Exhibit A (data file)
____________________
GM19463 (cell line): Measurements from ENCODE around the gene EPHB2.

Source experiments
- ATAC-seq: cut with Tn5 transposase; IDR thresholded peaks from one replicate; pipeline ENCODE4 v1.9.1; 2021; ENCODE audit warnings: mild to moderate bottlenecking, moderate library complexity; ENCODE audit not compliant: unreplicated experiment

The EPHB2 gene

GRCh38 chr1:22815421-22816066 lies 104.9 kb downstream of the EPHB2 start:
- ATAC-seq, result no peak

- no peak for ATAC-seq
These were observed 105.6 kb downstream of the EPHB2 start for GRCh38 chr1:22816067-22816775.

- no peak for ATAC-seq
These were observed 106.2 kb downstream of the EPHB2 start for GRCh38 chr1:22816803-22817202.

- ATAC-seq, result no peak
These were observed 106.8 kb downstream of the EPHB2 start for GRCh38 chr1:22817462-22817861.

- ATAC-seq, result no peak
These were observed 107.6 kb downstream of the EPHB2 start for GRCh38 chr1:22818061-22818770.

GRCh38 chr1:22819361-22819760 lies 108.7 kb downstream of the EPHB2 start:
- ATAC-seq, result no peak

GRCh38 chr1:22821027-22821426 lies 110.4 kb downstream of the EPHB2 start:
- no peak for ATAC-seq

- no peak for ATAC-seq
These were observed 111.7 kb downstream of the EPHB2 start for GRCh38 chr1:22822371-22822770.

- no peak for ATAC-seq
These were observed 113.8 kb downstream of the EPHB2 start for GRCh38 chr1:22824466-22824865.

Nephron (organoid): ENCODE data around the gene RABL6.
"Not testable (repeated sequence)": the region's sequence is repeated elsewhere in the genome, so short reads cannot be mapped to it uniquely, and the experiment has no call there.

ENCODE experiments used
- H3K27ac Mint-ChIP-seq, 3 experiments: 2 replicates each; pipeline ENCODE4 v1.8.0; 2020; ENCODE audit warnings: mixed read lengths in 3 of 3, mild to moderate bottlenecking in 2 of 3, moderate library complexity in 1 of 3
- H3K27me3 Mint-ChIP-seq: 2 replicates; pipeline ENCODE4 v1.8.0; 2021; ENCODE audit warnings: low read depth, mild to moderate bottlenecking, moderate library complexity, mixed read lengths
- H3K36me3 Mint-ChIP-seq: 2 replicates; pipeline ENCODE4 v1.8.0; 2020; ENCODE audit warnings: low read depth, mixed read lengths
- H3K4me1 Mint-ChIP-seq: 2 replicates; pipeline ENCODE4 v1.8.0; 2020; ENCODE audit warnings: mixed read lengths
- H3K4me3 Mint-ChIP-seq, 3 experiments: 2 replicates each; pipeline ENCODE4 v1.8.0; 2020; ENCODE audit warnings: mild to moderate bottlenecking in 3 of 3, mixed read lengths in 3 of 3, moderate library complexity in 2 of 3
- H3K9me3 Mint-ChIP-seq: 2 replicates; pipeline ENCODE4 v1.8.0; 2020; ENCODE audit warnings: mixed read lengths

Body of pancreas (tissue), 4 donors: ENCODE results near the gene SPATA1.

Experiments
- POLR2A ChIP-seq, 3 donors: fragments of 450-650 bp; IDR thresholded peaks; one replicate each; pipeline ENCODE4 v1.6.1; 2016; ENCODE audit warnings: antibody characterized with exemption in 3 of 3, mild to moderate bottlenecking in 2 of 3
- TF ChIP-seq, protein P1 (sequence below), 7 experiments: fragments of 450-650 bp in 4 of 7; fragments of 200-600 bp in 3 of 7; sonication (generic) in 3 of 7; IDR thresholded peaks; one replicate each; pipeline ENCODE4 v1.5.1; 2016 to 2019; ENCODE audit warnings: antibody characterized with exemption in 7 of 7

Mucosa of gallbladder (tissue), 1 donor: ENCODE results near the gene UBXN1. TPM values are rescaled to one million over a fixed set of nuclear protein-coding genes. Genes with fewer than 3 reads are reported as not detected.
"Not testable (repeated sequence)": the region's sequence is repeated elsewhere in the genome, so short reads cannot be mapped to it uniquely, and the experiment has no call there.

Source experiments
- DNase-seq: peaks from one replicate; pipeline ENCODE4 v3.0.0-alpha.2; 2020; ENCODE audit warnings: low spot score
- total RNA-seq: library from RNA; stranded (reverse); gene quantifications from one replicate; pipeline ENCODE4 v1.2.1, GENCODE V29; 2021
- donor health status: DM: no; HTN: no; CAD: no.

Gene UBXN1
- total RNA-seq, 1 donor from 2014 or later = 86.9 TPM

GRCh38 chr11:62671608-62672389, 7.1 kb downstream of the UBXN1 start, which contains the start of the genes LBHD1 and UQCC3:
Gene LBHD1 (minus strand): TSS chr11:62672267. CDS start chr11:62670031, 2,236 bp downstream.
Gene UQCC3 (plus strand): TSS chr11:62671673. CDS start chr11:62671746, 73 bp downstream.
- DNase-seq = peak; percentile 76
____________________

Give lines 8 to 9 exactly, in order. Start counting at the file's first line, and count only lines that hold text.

These were observed 105.6 kb downstream of the EPHB2 start for GRCh38 chr1:22816067-22816775.

- no peak for ATAC-seq